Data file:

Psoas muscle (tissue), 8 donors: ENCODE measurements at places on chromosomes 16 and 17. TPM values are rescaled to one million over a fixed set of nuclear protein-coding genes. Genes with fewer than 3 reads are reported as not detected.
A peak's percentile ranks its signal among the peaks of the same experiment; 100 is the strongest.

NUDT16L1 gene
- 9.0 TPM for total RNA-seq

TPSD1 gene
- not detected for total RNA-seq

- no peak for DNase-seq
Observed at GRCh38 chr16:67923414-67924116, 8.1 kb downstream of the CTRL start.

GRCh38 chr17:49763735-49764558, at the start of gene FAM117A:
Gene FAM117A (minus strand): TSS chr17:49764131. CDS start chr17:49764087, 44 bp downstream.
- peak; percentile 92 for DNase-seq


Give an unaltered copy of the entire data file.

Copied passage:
Psoas muscle (tissue), 8 donors: ENCODE measurements at places on chromosomes 16 and 17. TPM values are rescaled to one million over a fixed set of nuclear protein-coding genes. Genes with fewer than 3 reads are reported as not detected.
A peak's percentile ranks its signal among the peaks of the same experiment; 100 is the strongest.

NUDT16L1 gene
- 9.0 TPM for total RNA-seq

TPSD1 gene
- not detected for total RNA-seq

- no peak for DNase-seq
Observed at GRCh38 chr16:67923414-67924116, 8.1 kb downstream of the CTRL start.

GRCh38 chr17:49763735-49764558, at the start of gene FAM117A:
Gene FAM117A (minus strand): TSS chr17:49764131. CDS start chr17:49764087, 44 bp downstream.
- peak; percentile 92 for DNase-seq